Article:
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Honduras Partner Profiles: Dina Meza

Honduras Partner Profiles: Dina Meza

This post represents what we hope will be a new and regular feature from the Honduras IT for the WfP blog. As you surely know, there is a general scarcity of English-language press on Honduras. What little there is generally covers the biggest news coming from the country, often at the expense of allowing readers to understand the way major news events fit into the overall situation. Living and working here, we see the extraordinary work being done in resistance to the increasing repression in Honduras on a day-to-day basis, much of it going completely unmentioned in US-based press reports on Honduras.

We want to use this series to highlight the work of our partners, and pass on what they have to say about the role of US policy in their country. We hope that it will also serve as a sort of “introductory series” on the incredibly complicated and deep-rooted problems of US policy in Honduras, and the current situation here.

We kick off the series with Dina Meza, a journalist who is a stalwart champion of freedom of the press in the face of increasing criminalization and censorship of media in Honduras. Dina has been recognized by PEN International, Amnesty International, Index on Censorship and Reporters without Borders for her work as a journalist and human rights advocate. Currently, Dina is the driving force behind the creation of Honduras’ PEN Center. In 2013, she wrote “Reign of Terror,” an in-depth report on threats to Honduran journalists for Index on Censorship’s magazine. In 2014, she was named one of Reporters Without Borders’ “100 Heroes and Heroines of Information.”

We conducted our interview with Dina outside the courthouse in El Progreso, where she was covering a civil hearing of a police officer accused of viciously beating the reporter Dunia Montoya while Montoya was covering a protest in September of 2015. She spoke with us about the state of freedom of expression and journalism in Honduras, the role of US foreign policy, and her prescriptions for what US citizens can do to support journalists in Honduras.

Dina publishes regular investigative reports at Pasos de Animal Grande, and works tirelessly to document threats and attacks against journalists in Honduras. Her work at Pasos is absolutely essential – required reading for us – and we highly recommend keeping up with her work there.

Witness for Peace: To get started, Dina, what is the general situation for journalists and journalism here in Honduras?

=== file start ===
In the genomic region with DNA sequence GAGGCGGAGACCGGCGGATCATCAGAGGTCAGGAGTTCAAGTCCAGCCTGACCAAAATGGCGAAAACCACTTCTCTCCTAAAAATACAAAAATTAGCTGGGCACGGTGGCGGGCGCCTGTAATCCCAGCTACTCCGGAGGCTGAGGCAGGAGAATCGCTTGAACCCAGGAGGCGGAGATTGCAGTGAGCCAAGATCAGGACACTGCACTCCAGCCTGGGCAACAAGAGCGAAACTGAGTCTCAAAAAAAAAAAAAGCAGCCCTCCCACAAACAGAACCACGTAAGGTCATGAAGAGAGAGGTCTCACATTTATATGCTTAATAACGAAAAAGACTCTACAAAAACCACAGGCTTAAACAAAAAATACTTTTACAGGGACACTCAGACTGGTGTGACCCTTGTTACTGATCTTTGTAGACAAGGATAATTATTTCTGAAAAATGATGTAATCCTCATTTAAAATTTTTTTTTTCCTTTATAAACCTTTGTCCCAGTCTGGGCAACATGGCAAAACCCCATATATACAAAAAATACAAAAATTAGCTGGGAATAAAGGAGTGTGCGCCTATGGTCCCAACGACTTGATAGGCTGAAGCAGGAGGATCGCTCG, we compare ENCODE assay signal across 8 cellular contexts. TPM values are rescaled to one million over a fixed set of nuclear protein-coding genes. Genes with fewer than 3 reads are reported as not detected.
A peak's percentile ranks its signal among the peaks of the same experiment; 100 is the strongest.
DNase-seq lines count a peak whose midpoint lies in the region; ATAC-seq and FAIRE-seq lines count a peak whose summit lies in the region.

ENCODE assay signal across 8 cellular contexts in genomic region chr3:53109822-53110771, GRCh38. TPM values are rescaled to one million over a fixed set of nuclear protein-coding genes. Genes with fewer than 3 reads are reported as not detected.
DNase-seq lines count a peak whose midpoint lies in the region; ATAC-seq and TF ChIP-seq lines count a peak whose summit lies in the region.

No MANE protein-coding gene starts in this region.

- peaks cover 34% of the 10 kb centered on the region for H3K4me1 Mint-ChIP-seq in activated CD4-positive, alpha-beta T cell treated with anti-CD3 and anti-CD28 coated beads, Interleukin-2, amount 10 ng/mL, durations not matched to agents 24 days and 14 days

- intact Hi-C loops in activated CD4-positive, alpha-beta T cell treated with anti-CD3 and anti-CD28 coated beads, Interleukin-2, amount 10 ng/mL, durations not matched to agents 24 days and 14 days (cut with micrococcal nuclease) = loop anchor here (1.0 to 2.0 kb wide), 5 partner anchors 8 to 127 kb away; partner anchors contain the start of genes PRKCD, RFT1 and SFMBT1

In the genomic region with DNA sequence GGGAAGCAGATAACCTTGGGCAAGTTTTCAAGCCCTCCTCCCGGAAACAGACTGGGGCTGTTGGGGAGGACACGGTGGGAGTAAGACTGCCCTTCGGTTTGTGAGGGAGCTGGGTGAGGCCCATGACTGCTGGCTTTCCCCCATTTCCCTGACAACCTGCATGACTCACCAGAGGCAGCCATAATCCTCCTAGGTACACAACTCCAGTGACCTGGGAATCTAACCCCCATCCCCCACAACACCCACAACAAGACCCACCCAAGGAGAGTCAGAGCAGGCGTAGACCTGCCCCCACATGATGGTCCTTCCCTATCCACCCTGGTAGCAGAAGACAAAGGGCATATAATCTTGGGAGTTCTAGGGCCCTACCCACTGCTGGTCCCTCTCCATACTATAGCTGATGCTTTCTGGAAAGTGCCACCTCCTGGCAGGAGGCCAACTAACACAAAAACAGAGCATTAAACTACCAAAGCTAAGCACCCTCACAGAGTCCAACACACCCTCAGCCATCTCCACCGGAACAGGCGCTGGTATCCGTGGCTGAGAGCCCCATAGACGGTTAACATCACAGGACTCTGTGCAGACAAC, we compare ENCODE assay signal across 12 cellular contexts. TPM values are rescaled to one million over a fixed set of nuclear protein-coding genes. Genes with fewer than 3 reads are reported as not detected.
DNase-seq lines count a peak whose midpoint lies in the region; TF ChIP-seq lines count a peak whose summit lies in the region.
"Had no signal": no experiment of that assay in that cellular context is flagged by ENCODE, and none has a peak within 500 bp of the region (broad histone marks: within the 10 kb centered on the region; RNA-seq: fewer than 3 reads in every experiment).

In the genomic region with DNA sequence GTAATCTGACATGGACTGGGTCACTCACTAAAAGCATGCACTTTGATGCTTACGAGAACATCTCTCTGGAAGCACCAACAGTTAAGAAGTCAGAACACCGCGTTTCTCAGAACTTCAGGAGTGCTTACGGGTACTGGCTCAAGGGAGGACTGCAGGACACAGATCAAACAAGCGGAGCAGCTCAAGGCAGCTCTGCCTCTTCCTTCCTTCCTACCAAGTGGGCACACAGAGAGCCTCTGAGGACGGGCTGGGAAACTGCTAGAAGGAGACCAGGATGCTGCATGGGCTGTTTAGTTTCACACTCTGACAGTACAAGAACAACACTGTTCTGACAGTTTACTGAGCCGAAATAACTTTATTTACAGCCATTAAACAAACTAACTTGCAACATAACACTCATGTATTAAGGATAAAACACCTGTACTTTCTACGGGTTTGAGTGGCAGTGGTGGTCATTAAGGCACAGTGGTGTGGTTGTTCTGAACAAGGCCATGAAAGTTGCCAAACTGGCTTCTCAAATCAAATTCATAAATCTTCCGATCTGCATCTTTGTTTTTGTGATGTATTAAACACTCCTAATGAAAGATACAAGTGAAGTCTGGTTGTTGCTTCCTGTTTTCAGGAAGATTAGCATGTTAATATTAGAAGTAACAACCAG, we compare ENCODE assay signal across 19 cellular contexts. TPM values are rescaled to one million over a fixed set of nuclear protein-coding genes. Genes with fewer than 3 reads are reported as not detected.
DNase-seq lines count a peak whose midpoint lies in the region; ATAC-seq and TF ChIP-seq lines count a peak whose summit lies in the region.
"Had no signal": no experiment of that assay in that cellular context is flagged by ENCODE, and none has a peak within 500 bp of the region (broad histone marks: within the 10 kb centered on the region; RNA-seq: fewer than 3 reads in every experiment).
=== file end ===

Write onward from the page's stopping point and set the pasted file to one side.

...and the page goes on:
Dina Meza: Well, it’s a very complicated situation. Freedom of expression is under serious attack. We’re seeing different patterns of attacks being carried out. For example, the cruelest patterns would have to be the murders of journalists and members of the media, then threats, harassment, and the use of the judiciary as a form of repression, through charges of defamation and slander. And with reforms to the Penal Code in Article 355b, which concerns hate speech and ‘acts of terrorism,’ they’re now criminalizing the journalistic voice in the sense that we can’t speak about certain subjects. They’re putting a muzzle on the entire press.

But it also has to do with the way they want to push us into the official agenda of the President of the Republic, Juan Orlando Hernández, in the context of his re-election. They want our reporting to be in complete agreement with what he says, in agreement with what he wants. For us to say, “oh, the government’s agenda is fantastic, it respects human rights,” when in reality, the situation with freedom of expression is that journalists and alternative media don’t have it.

They monitor our Facebook pages, our social networks, our e-mail. They intercept our communications, they track us, threaten us, and conduct surveillance on us when we’re doing our journalistic work.

Here in El Progreso, where we’re doing this interview, I’ve been talking with colleagues who say that in the Sula Valley, which includes El Progreso and San Pedro Sula, there are members of the alternative media who are being seriously attacked. There are around 50 people who are at every protest and demonstration, and they have been covering social activities in this area, so when there’s police repression, then what?

Beatings, as in the example of Dunia Montoya, whose trial we’re accompanying here. She’s still suffering from a laceration to her cervical column, she has problems with her arm, and this was ordered by higher-ups in the police and military. We imagine they got their orders to repress people from the highest levels, which could be the Ministry of Security or the President.